Dung beetles. Astronavigation is a key migratory mechanism utilized by many species, such as birds, whales, and insects. Dung Beetles, for instance, use the map of the stars to move efficiently in straight lines[2], avoiding both predators and competitors. In one study, the beetles were placed in a planetarium. When the lights of the stars were on, the beetles moved in straight, direct paths. When the lights were off, the beetles scattered into chaotic movement.[3] In the obstruction of the night’s sky, animals truly lose their way through disorientation and fixation on artificial light sources.

Birds. Birds also utilize the night’s sky to navigate and can be drawn off course into the faux constellations of city skylines. In the presence of artificial light at night, birds have been known to lower their altitude of migration, especially when cloud coverage makes astronavigation difficult. Birds perceive form, especially reflective windows, much differently than humans and often die due to collisions into buildings. In North America, it is estimated that up to one billion birds collide into buildings every year.[4] Design innovation can help with this, creating form factors that are more easily understood by birds. For example, the Aqua Tower in Chicago by Studio Gang offers undulating overhangs and fritted glass to help birds better perceive the building’s form. This type of thoughtful design, along with the use of window coverings, specific color selection[5] and perhaps design innovations that have yet to be innovated can all help to alleviate bird death.

Plants. Recently, a reduction in pollination has raised concern about reproduction in plants and crops. Artificial light plays a role in this, distracting insects from their ecosystem service of pollination. Common pollinators include bees, butterflies, wasps, moths, flies, and beetles. Some pollinating species are diurnal and active during the day like humans, and others are nocturnal. Both diurnal and nocturnal pollination are needed for plant reproduction. However, in the presence of artificial light at night, nocturnal insects are pulled toward the light and away from plants. In one study that compared a lit meadow to a dark meadow, the lit meadow received 62% fewer visits by nocturnal insects and bore 13% less fruits in the plant studied, cabbage thistle.[6] In addition, insects are often pollinating their own food sources and are therefore reducing their sources of sustenance.[7]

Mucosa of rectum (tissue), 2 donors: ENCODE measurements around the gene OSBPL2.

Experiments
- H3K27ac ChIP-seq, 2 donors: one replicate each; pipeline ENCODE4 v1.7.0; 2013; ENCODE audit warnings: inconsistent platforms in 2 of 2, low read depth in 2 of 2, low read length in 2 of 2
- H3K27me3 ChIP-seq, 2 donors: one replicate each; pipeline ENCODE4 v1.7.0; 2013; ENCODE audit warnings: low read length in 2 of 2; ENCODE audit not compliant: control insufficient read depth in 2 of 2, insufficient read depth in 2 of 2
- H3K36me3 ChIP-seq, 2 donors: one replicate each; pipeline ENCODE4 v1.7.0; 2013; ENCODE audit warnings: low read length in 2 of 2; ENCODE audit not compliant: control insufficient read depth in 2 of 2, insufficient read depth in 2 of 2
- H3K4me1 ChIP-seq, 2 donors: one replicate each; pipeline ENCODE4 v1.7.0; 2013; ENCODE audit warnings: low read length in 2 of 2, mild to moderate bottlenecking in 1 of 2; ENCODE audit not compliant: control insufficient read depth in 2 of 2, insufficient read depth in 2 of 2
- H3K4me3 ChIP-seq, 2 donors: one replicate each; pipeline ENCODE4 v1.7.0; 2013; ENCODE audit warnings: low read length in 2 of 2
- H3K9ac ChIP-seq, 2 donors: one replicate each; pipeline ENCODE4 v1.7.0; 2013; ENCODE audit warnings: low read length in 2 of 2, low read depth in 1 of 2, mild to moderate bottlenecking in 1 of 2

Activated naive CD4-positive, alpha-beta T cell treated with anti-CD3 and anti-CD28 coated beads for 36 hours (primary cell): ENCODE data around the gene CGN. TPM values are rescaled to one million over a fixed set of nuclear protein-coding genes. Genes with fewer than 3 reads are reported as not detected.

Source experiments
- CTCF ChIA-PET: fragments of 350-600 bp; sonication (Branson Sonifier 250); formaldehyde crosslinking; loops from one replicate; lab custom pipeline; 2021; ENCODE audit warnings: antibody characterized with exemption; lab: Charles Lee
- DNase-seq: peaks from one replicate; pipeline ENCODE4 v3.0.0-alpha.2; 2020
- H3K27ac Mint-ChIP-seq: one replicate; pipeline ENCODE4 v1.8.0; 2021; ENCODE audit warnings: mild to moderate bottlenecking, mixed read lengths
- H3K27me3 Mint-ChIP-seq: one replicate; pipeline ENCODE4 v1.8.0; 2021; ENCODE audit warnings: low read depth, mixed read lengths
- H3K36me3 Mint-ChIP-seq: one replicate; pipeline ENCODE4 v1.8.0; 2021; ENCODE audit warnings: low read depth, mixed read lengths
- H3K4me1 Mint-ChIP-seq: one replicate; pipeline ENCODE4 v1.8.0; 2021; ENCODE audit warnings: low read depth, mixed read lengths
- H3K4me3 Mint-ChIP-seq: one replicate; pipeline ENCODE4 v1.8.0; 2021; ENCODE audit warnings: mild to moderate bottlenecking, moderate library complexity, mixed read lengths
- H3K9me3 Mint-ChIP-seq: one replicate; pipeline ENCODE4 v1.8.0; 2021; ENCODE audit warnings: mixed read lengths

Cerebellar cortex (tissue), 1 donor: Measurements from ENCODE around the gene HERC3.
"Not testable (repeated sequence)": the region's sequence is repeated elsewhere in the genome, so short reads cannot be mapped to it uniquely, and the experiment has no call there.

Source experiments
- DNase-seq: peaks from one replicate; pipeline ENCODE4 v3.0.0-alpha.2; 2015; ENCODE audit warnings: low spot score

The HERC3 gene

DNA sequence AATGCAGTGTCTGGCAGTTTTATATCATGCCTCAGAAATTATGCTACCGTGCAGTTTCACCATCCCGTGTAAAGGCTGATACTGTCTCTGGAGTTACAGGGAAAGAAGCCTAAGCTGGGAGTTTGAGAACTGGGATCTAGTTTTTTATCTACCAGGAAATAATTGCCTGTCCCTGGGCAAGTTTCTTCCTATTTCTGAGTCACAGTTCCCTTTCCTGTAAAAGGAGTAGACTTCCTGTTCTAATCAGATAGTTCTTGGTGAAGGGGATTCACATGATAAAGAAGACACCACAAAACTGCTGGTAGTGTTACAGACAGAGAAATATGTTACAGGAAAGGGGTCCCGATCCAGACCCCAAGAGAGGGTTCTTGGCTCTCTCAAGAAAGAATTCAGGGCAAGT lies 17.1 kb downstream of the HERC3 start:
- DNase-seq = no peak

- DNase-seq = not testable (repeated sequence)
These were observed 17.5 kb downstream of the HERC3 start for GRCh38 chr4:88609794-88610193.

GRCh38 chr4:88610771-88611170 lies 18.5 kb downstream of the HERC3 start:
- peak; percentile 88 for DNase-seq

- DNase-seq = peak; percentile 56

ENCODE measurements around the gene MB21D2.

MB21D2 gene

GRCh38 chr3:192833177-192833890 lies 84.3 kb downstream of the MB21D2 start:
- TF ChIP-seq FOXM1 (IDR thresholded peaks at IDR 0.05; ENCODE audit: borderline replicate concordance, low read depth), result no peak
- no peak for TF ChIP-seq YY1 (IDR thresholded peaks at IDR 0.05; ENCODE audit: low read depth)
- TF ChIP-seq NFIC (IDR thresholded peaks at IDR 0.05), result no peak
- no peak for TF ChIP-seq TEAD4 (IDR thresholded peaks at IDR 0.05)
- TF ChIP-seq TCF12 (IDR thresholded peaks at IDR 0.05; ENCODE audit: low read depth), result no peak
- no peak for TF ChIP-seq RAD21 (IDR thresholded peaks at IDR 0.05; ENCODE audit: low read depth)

Fireflies. Some insects also communicate with light itself utilizing bioluminescence, a photochemical process involving special enzymes. For instance, there are more than 2,000 species of Fireflies, and with the exception of Antarctica, they inhabit every continent. In one study, fireflies exhibited nearly 50% fewer light flashes when artificial light was present.[8] Fireflies flash light to ward off predators, and also as a love language for reproductive purposes.[9] Their larvae also glow to warn predators of their bad flavor. The presence of light at night interrupts this language, endangering the animal at all stages of life.

Bats. One hundred percent of all 900 Bat species are nocturnal, and they are a key part of the ecosystem because they feed on, and help maintain the population of, the estimated 10 quintillion insects that are alive on Earth at any given moment. Streetlights, which attract insects, then attract bats to feed on insects. According to Jens Rydell, “The habit of feeding at artificial lights is now so common and widespread among bats that it must be considered part of the normal life habit of many species.”[10] In summary, artificial light attracts insects away from plants, reducing pollination, and toward streetlights, altering the normal behavior of bats. Therefore, artificial light at night does not just affect behaviors within specific species, it also causes changes in behaviors between species, rapidly changing the network of complex behaviors that support the interdependence of all living things on Earth.